How climate change could unleash world-destroying superbugs

Scientists in Antarctica have discovered strains of a “superpower” bacterium that could trigger the world’s next deadly pandemic.

Researchers found that the bacteria have built-in resistance to antibiotics that could render current treatments useless.

The Chilean researchers made the discovery while studying how climate change could affect the spread of bacteria that have been frozen in the ice for millennia.

They warned that climate change means the bacteria could potentially spread beyond polar regions, with potentially catastrophic results.

Bacterial research in Antarctica
Hyperresistant bacteria discovered in Antarctica could pose a risk to global health, scientists say.
University of Chile/Zenger

University of Chile researcher Andres Marcoleta led the study, which was published in March in the journal Science of the Total Environment.

He said mobile fragments of DNA contain “superpowers” that evolved to withstand extreme conditions and can be easily transferred to other bacteria.

Marcoleta said: “We know that the soils of the Antarctic Peninsula, one of the polar areas most affected by melting ice, support a wide variety of bacteria and that some of them represent a potential source of ancestral genes that confer antibiotic resistance. “

University researchers collected a series of samples from the Antarctic Peninsula between 2017 and 2019.

They were amazed to find that many of the bacteria were virtually indestructible.

The specimens had surprising adaptations and abilities, including their high resistance to the effects of multiple classes of antibiotics and other toxic substances.

The researchers found that Pseudomonas bacteria – one of the predominant bacterial groups on the peninsula – are not pathogenic but can be a source of “resistance genes” that are not stopped by common disinfectants such as copper, chlorine or quaternary ammonium.

They also found that Polaromonas bacteria – which are also prevalent in polar environments – have the “potential to inactivate beta-lactam-type antibiotics, which are essential for treating various infections,” according to Marcoleta.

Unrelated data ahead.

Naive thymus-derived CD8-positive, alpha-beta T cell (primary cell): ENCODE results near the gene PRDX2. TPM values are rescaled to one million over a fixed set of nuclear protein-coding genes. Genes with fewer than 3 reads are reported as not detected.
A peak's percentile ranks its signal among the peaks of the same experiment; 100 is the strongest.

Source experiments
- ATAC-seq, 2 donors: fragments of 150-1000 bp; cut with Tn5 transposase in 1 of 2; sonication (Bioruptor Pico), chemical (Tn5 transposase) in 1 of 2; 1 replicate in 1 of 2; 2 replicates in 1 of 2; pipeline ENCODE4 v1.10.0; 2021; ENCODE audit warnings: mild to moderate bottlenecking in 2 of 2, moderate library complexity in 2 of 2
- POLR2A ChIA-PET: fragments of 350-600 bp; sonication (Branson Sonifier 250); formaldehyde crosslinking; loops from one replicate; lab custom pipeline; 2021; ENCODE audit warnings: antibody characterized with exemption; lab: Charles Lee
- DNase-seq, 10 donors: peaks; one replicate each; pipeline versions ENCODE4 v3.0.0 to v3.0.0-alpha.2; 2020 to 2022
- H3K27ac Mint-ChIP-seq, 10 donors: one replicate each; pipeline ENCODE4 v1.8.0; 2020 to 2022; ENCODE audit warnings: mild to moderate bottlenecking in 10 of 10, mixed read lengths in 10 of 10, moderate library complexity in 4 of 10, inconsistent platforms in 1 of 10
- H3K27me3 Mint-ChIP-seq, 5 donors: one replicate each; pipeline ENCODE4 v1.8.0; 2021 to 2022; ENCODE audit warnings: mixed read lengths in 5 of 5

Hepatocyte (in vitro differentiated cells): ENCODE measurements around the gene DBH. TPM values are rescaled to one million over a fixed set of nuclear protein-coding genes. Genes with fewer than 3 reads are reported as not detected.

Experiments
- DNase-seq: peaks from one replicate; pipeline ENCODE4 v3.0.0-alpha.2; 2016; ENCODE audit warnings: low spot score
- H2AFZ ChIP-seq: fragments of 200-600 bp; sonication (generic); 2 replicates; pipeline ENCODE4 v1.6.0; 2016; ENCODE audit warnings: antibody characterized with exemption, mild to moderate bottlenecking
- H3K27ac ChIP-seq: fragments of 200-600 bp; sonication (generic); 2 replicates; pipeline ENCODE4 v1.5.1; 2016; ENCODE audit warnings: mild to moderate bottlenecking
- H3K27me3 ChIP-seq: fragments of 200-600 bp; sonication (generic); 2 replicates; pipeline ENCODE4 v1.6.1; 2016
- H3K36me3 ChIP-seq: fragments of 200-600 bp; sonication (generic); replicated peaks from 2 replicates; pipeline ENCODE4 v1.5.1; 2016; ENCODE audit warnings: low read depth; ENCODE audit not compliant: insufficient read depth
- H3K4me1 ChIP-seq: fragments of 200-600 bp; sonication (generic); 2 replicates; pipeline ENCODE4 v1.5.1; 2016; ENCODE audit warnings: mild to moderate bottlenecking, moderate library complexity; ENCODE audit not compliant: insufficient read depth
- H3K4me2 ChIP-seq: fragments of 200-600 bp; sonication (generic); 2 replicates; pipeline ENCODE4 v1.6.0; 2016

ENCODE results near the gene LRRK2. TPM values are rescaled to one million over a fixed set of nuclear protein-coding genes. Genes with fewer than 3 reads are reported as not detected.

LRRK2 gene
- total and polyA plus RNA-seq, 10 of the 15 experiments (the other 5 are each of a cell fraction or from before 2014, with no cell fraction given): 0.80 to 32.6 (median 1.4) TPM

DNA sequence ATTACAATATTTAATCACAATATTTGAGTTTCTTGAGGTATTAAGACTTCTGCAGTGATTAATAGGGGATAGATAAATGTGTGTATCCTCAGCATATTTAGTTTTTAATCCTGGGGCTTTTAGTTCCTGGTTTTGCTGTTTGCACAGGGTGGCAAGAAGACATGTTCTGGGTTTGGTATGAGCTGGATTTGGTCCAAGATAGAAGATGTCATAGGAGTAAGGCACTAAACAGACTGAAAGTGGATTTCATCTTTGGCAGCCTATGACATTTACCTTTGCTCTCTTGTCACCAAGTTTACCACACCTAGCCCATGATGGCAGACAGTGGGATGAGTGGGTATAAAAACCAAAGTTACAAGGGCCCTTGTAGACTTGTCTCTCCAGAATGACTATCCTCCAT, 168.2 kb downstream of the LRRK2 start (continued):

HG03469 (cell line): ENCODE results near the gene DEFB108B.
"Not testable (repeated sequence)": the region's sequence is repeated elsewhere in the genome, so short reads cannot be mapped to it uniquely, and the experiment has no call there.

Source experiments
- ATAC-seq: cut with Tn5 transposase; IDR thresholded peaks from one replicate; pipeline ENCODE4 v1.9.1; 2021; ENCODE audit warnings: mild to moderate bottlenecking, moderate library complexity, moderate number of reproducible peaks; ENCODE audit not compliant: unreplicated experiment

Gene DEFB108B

Bacteria collect in Antarctica
A University of Chile scientist collects organic material in Antarctica in 2019 while studying how climate change could affect the spread of bacteria that have been frozen in the ice for millennia.
University of Chile/Zenger

The researcher said: “It is worth asking whether climate change could have an impact on the emergence of infectious diseases.

“In one possible scenario, these genes could leave this reservoir and promote the emergence and spread of infectious diseases.”

Marcoleta warned, “The idea that these genes might eventually reach bacteria that cause infections in humans or other animals and give them greater resilience doesn’t seem far-fetched.”

He said the results should stimulate the scientific community to anticipate the emergence of possible new resistance mechanisms in infectious diseases and guide the design of new antibiotics.

However, he added that some properties of these bacteria could also have other important biotechnological applications.

The researcher said that the COVID-19 pandemic “has taught us that microorganisms, and particularly pathogens, can have impacts with global reach. With that in mind, it’s worth asking whether climate change might have an impact on the emergence of infectious diseases.”

The melting of the North and South Poles is one of the most well-known direct consequences of climate change.

The research is ongoing and could be taken much further in a new larger research project called ‘Anillo mBioClim’.

This story was provided to Newsweek by Zenger News. How climate change could unleash world-destroying superbugs

Rick Schindler

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